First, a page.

Alva Vanderbilt Belmont: From Socialite to Suffragette


Alva Belmont was a wealthy socialite who used her fortune to advance the women’s rights movement in the early 1900s. Born on January 17, 1853 in Mobile, Alabama, and educated in France, Alva settled in New York City in the 1870s with family. A few decades later, Alva would be known as one of the foremost leaders of the women’s rights movement in the U.S. and internationally.

After returning to the States from France to live in New York, Belmont married William K. Vanderbilt, grandson of multibillionaire tycoon Cornelius Vanderbilt, in 1875. While exceedingly rich, William and Alva were initially excluded from New York high society. Eventually with her never-give-up spirit,  Belmont would win her place in society with a legendary costume ball in 1883, where she invited all of New York’s elite.

After her husband’s death in 1908, Alva Vanderbilt Belmont dedicated herself and fortune to the struggle for women’s rights, specifically suffrage. To that end, she founded the Political Equality Association, affiliated with the National American Woman Suffrage Association  in New York City in 1909.

The same year, Belmont traveled to England where she attended suffrage rallies and was inspired by the work of other stalwart suffragists. Embracing the more aggressive tactics employed by those suffragists she met in England, Alva took those tools and her passion to fight the good fight at home in the U.S.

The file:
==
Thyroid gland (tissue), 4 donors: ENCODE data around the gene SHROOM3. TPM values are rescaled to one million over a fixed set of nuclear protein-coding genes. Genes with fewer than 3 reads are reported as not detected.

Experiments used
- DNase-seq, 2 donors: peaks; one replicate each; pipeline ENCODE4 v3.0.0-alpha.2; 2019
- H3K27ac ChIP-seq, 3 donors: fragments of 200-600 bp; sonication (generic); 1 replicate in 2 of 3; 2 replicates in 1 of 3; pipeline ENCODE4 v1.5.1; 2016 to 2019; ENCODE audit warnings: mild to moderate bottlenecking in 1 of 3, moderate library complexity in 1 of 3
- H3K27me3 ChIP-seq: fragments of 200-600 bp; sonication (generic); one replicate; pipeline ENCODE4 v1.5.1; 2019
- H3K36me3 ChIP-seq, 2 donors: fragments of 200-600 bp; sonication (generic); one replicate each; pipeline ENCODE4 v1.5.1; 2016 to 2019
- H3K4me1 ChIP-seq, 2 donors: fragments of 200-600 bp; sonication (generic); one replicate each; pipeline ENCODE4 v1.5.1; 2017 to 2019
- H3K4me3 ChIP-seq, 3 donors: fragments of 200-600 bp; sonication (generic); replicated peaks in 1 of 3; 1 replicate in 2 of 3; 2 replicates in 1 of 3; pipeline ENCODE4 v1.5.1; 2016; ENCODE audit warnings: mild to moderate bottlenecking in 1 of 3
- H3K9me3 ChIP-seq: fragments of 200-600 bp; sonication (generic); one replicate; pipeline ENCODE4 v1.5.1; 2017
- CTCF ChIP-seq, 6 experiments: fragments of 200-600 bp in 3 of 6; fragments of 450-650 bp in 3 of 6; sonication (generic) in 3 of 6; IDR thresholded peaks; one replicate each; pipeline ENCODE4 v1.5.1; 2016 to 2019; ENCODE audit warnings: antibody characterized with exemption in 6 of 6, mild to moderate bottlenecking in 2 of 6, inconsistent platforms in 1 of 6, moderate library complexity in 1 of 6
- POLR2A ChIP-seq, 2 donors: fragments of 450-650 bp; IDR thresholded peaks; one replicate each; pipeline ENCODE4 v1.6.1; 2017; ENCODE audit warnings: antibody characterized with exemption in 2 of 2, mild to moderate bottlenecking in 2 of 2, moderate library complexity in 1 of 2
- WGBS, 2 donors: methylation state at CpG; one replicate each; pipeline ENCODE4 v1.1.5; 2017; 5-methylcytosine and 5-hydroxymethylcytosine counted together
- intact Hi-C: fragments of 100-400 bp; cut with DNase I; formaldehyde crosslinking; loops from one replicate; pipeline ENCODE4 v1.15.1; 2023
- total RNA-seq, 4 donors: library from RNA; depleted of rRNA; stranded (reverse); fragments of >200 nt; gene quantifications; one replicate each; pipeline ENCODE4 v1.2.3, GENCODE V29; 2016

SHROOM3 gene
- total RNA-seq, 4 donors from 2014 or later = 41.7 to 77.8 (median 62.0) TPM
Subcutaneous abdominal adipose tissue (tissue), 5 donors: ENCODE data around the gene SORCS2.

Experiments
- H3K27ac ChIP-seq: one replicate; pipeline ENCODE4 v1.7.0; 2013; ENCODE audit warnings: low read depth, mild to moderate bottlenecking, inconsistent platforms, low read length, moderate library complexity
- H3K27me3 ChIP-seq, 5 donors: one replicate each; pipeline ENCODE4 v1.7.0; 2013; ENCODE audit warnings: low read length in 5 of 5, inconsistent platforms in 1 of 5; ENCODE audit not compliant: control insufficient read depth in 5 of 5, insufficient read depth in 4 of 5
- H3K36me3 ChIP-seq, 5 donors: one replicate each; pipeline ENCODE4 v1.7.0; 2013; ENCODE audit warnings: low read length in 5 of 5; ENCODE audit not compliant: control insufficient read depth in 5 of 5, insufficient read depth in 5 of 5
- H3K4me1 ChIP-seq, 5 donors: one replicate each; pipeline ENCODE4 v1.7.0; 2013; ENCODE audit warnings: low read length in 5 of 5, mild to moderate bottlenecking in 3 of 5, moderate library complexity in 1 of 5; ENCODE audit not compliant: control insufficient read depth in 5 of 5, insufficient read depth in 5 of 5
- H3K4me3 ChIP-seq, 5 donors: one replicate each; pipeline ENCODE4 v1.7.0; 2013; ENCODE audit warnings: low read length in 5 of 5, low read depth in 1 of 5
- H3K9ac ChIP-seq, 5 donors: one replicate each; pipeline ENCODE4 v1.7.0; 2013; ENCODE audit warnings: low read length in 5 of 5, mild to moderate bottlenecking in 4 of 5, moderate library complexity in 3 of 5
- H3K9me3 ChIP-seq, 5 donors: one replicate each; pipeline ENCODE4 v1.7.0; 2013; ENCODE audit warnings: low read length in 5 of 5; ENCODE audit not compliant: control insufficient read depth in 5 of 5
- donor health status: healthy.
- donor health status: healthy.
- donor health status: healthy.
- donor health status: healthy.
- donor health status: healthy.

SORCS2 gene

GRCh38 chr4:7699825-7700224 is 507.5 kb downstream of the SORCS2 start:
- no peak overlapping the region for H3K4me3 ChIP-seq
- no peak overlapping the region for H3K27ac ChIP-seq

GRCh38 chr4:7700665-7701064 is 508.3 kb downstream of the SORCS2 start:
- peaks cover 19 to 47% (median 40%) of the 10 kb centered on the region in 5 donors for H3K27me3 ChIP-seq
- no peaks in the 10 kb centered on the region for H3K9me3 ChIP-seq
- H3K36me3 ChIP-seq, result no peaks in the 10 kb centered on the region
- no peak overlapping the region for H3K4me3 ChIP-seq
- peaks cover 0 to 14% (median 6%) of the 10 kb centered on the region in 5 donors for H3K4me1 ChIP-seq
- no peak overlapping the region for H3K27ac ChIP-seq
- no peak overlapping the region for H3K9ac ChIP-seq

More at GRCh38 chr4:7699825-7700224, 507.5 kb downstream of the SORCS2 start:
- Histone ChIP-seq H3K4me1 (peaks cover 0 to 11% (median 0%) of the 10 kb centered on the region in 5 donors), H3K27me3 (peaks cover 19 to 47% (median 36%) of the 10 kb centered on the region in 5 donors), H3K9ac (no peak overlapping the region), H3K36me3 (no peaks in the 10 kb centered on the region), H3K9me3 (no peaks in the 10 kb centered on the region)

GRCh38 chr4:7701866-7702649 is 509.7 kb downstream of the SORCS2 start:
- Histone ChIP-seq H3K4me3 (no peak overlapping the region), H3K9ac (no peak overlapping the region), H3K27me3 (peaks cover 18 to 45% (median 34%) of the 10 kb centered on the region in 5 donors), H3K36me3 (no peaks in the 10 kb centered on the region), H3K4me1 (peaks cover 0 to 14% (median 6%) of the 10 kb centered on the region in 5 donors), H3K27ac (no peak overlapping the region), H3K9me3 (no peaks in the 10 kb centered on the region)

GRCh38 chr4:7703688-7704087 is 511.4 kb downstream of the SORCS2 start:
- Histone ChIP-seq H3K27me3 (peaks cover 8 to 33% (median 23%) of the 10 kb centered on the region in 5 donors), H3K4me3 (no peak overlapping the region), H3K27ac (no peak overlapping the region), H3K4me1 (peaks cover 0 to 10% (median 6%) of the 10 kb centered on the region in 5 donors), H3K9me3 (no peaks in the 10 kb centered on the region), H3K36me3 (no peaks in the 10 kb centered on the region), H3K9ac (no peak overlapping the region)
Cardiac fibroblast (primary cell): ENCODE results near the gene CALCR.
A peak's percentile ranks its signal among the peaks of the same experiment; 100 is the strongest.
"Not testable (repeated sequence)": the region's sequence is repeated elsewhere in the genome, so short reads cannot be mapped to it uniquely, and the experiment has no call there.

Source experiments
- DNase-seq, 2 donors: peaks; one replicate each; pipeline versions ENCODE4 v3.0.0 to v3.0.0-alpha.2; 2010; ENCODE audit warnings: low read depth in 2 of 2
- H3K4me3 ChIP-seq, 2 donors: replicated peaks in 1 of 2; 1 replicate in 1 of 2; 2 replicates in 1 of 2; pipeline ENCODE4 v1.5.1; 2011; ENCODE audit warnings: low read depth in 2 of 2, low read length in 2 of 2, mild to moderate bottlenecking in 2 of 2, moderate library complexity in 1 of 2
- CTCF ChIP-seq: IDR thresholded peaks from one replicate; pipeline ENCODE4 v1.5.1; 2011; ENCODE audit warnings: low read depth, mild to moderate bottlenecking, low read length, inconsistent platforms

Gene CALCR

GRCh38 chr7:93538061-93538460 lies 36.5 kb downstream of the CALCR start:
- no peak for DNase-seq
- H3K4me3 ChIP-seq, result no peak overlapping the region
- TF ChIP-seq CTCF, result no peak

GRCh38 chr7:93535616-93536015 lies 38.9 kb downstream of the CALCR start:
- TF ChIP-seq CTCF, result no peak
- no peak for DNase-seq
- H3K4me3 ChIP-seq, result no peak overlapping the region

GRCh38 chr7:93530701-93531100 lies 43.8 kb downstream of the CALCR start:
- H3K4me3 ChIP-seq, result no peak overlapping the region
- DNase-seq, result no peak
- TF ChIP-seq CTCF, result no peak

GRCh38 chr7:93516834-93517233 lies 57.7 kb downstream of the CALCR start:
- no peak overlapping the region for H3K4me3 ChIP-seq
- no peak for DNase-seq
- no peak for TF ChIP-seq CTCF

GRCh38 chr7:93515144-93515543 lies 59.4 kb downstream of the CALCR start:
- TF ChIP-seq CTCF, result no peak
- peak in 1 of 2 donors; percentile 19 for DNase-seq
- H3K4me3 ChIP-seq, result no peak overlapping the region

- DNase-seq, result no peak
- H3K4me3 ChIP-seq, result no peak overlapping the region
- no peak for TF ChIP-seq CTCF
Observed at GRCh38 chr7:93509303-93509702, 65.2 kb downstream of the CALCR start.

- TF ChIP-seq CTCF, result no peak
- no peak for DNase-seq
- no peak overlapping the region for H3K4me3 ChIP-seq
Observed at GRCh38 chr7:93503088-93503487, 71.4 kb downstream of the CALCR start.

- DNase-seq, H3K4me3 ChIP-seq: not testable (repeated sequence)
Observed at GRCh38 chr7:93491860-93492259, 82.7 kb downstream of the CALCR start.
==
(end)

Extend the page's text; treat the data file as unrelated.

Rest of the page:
In 1914, she left the National American Woman Suffrage Association (NAWSA), later became known as the National Women’s Party (NWP), and focused her efforts on the Congressional Union for Woman Suffrage, founded by Alice Paul. Belmont served on the organization’s board and allowed it to use her summer estate at Marble House for events as a headquarters.

After American women won the legal right to vote in 1920 via the 19th amendment, Belmont took over the leadership of the NWP. Under her stewardship, and with the help of her fortune, Belmont helped the NWP establish a foothold with headquarters in Washington, D.C. Aside from suffrage movements, she also supported such causes as the Women’s Trade Union League, and donated funds to women run organizations who were on the verge of going bankrupt.

In her later years, Belmont became more focused on women’s rights on an international scale, and spent most of the mid-1920s in France. She created the International Feminist Committee. Although known to have an eccentric, surly disposition, Alva was well-respected by her peers and those of whom who fought alongside her for women’s rights. Among the women in history who would carry the torch for the battle towards women’s rights, Belmont will always be remembered for her dedication to the fight for women’s equality.


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Elizabeth Creekmore is a philanthropist, humanitarian, mother and Southern culture enthusiast located in Jackson, Mississippi.